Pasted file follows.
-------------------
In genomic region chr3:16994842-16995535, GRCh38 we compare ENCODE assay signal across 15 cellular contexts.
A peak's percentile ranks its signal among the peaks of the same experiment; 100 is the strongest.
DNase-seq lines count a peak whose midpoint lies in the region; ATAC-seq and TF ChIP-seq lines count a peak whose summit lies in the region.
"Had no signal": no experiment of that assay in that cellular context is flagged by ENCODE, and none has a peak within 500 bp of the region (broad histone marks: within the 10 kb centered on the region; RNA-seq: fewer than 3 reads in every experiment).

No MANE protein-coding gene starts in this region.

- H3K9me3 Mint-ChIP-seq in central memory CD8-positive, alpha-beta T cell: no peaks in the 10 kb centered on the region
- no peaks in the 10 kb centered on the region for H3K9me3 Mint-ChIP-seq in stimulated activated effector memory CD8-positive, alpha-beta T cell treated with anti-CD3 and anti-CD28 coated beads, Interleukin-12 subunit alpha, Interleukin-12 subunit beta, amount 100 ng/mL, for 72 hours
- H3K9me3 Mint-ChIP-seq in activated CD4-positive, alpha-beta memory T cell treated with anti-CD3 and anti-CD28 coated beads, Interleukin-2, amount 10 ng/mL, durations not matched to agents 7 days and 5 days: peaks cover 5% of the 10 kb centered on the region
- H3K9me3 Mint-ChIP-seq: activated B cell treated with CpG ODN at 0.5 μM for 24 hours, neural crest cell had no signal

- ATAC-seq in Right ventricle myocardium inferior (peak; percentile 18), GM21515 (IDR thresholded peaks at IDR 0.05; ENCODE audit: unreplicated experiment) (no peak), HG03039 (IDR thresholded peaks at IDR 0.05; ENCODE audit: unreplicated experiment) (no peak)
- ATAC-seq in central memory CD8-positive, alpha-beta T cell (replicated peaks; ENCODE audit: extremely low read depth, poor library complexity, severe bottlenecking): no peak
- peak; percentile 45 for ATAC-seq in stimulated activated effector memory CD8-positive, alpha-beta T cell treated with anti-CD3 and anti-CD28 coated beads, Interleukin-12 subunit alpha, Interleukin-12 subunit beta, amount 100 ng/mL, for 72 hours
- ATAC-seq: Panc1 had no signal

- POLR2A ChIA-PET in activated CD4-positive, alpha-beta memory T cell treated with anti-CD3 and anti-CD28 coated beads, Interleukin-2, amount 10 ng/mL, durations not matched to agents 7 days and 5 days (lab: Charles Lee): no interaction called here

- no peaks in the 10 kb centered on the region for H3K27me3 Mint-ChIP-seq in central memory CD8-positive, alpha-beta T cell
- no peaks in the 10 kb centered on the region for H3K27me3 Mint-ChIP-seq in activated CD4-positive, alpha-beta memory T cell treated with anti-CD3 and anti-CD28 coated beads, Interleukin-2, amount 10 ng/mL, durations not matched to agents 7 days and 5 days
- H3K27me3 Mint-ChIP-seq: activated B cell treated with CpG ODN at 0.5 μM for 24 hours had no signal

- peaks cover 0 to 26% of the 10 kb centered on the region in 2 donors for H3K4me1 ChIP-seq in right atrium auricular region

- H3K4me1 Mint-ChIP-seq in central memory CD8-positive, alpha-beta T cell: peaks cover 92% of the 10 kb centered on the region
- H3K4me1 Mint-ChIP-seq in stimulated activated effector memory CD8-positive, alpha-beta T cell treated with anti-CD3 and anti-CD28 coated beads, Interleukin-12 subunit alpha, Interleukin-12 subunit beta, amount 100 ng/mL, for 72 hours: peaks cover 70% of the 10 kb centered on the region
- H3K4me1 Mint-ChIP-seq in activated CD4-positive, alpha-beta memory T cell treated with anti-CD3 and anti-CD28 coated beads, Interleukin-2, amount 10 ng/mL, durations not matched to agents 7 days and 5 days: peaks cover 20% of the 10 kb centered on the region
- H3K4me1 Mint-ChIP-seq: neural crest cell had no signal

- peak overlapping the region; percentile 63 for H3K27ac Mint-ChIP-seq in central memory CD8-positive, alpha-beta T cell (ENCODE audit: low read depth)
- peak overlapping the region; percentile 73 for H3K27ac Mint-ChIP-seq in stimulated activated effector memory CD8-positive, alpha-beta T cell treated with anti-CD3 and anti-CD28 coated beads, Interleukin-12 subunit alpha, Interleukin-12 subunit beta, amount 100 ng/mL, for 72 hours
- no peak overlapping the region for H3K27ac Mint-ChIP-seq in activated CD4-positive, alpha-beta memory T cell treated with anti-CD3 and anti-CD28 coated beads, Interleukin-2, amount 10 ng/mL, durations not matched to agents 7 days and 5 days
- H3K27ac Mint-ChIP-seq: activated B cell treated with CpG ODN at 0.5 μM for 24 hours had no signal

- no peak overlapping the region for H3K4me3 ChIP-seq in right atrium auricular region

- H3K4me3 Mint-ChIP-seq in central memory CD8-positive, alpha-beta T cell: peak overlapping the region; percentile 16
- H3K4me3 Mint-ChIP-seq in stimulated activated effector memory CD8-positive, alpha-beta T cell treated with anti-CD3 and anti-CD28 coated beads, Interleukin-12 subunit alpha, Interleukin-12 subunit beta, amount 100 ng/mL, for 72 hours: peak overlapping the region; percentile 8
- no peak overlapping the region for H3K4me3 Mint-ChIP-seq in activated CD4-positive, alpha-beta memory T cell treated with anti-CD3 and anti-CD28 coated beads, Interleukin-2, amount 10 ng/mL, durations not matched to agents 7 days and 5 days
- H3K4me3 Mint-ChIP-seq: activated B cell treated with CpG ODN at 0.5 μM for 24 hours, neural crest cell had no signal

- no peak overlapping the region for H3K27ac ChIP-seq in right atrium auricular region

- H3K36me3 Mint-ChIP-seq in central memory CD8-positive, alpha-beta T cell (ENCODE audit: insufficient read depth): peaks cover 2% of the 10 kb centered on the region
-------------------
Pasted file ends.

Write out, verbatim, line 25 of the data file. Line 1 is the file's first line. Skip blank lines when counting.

- no peak overlapping the region for H3K27ac Mint-ChIP-seq in activated CD4-positive, alpha-beta memory T cell treated with anti-CD3 and anti-CD28 coated beads, Interleukin-2, amount 10 ng/mL, durations not matched to agents 7 days and 5 days